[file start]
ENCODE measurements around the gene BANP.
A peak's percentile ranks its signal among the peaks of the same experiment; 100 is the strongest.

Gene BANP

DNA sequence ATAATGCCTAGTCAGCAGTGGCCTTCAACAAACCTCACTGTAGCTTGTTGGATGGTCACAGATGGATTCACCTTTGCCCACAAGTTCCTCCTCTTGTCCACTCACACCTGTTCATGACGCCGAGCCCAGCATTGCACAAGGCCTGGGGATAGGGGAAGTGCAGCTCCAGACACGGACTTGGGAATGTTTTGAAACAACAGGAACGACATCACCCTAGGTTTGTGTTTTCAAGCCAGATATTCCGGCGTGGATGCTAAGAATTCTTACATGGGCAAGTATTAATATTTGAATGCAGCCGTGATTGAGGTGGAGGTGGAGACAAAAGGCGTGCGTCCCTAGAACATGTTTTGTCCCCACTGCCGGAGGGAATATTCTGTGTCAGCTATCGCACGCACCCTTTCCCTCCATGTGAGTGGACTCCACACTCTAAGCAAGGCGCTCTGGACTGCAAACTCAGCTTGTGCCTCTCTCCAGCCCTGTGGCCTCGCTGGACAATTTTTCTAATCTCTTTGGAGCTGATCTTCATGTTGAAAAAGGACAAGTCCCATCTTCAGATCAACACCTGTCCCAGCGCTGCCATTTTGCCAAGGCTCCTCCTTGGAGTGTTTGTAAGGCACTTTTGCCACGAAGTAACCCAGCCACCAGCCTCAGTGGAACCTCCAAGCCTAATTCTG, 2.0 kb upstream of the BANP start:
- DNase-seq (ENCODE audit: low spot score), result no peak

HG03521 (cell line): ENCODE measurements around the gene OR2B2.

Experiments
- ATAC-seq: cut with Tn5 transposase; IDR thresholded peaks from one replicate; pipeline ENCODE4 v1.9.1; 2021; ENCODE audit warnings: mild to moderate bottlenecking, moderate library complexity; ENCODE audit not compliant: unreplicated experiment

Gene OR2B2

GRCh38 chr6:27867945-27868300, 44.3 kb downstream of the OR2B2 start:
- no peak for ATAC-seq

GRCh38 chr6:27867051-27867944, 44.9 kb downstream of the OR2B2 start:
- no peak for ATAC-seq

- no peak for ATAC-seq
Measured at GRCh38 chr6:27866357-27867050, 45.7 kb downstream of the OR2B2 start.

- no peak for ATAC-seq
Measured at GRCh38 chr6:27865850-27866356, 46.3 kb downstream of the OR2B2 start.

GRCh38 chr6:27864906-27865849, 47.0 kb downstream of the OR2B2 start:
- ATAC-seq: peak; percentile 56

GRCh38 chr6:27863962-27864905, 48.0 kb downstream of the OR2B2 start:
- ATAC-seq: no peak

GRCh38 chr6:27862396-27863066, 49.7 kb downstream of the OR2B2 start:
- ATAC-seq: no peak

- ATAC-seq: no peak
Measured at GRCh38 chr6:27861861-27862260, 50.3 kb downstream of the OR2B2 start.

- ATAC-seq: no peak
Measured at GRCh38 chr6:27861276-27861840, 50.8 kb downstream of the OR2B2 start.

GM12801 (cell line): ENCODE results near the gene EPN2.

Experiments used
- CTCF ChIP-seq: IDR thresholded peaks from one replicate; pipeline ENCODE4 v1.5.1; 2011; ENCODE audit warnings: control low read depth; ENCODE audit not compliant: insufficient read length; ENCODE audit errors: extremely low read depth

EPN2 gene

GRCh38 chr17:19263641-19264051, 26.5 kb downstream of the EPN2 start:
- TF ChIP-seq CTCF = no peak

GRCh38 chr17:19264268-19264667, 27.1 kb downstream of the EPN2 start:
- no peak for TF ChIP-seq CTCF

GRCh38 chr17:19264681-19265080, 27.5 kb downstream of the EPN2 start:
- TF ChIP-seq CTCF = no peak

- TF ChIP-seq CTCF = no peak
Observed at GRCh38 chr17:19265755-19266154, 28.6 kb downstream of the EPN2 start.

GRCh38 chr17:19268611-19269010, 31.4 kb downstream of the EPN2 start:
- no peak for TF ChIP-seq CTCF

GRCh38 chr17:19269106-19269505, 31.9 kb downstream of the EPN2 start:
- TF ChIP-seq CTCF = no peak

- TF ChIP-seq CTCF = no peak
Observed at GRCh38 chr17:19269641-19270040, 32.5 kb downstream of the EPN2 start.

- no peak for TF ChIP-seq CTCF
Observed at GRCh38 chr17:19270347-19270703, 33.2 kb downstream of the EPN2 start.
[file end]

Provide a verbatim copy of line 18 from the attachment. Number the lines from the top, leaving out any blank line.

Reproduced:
GRCh38 chr6:27864906-27865849, 47.0 kb downstream of the OR2B2 start: